For media inquiries, please contact Gina DiGravio: 617-224-8962, email@example.com Warning signs for Alzheimer's disease (AD) can begin in the brain years before the first symptoms appear. Spotting these clues may allow for lifestyle changes that could possibly delay the disease's destruction of the brain. "Improving the diagnostic accuracy of Alzheimer's disease is an important clinical goal. If we are able to increase the diagnostic accuracy of the models in ways that can leverage existing data such as MRI scans, then that can be hugely beneficial," explained corresponding author Vijaya B. Kolachalama, PhD, assistant professor of medicine at Boston University School of Medicine (BUSM).
The new findings emerge from a clinical trial called SPRINT (short for Systolic Blood Pressure Intervention Trial), which began in 2010 and ran for less than five years. After trial subjects had been followed for an average of just over three years, the trial was shut down because the trial's findings showed so strongly the benefits of the lower systolic blood pressure goal in protecting people's hearts. In August 2015, a board of safety monitors said it no longer could justify maintaining some of the trial's subjects at the systolic target level of 140 mmHG.
MRI scanners can map a person's innards in exquisite detail, but they say little about composition. Now, physicists are pushing MRI to a new realm of sensitivity to trace specific biomolecules in tissues, a capability that could aid in diagnosing Alzheimer's and other diseases. The advance springs not from improved scanners, but from better methods to solve a notoriously difficult math problem and extract information already latent in MRI data. Researchers are already using the new techniques to trace a fatty molecule called myelin in the brains of people with multiple sclerosis, mild cognitive impairment, and Alzheimer's disease. They also show that the scans can trace a molecule called proteoglycan in knee cartilage.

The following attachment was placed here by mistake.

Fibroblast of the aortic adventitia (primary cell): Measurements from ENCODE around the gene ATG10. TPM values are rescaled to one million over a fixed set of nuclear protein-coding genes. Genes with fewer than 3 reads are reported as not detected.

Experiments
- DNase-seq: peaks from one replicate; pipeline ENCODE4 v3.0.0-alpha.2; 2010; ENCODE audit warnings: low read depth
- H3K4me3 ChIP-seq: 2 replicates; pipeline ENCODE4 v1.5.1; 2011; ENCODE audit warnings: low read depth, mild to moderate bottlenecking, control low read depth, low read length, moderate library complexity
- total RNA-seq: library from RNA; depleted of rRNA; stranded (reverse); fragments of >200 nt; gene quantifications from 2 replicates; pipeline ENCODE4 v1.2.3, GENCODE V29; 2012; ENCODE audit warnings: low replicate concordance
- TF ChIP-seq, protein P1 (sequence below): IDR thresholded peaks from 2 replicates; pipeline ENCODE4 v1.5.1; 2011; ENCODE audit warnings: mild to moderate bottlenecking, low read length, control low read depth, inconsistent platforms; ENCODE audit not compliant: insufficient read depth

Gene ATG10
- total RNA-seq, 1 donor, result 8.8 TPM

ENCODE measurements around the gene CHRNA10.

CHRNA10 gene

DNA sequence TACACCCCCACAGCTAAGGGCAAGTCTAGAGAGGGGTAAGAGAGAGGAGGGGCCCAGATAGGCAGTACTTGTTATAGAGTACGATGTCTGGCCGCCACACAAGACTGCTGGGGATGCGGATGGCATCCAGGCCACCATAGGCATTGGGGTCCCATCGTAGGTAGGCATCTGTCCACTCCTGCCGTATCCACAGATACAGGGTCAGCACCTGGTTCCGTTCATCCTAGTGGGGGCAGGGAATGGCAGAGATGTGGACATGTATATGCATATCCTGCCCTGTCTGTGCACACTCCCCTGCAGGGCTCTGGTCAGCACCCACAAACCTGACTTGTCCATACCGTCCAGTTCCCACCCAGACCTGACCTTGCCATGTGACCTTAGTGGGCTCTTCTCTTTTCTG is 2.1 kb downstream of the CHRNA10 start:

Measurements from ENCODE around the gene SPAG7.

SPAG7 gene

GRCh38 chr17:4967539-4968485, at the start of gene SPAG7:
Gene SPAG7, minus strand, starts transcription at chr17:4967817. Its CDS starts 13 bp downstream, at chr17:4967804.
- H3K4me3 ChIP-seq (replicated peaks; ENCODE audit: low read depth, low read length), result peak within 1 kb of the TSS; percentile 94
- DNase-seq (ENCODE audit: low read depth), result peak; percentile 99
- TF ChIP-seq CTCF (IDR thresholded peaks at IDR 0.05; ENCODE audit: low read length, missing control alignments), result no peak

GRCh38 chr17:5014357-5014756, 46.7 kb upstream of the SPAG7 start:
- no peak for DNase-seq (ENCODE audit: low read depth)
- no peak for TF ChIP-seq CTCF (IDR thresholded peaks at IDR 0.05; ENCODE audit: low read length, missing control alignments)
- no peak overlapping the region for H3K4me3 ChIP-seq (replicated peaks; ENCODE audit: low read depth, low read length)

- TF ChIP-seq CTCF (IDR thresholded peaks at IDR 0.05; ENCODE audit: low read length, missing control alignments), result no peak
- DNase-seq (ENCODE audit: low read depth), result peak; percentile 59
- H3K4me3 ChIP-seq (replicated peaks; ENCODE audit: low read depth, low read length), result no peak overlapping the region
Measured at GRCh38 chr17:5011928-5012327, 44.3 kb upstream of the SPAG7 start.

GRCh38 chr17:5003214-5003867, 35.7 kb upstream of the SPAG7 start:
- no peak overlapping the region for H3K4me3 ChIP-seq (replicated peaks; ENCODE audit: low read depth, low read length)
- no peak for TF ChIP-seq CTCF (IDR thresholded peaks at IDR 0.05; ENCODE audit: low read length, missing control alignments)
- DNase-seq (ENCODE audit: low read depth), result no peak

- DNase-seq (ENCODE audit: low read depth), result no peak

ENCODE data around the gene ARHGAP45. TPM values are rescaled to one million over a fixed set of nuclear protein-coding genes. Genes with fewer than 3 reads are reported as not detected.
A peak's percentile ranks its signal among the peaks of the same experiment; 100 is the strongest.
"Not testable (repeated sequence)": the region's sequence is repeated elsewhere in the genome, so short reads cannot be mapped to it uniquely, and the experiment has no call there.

Fox News Flash top headlines are here. Check out what's clicking on Foxnews.com. A new blood test was able to spot Alzheimer's disease on par with pricey brain imaging and spinal taps, researchers found. The team, which included researchers from Sweden, published their findings on Tuesday in JAMA. The test may offer a cheaper route for Alzheimer's diagnostic testing, though it could take years to validate as a reliable option, USA TODAY reported.
A'game-changing' eye scanner that can detect someone's biological age by examining the lens of their eye, has been developed by scientists. There is no universally accepted measure of biological ageing, according to the Boston University School of Medicine team, who built the scanner. The new, non-invasive technology, will allow researchers to find out someone's'true' or biological age, rather than how long they have been alive. According to the researchers, chronological age - how long you've been alive - does not adequately measure the rate someones body is actually ageing. They say that by knowing someone's biological age, and being able to track it throughout their life, can help in improving medical care.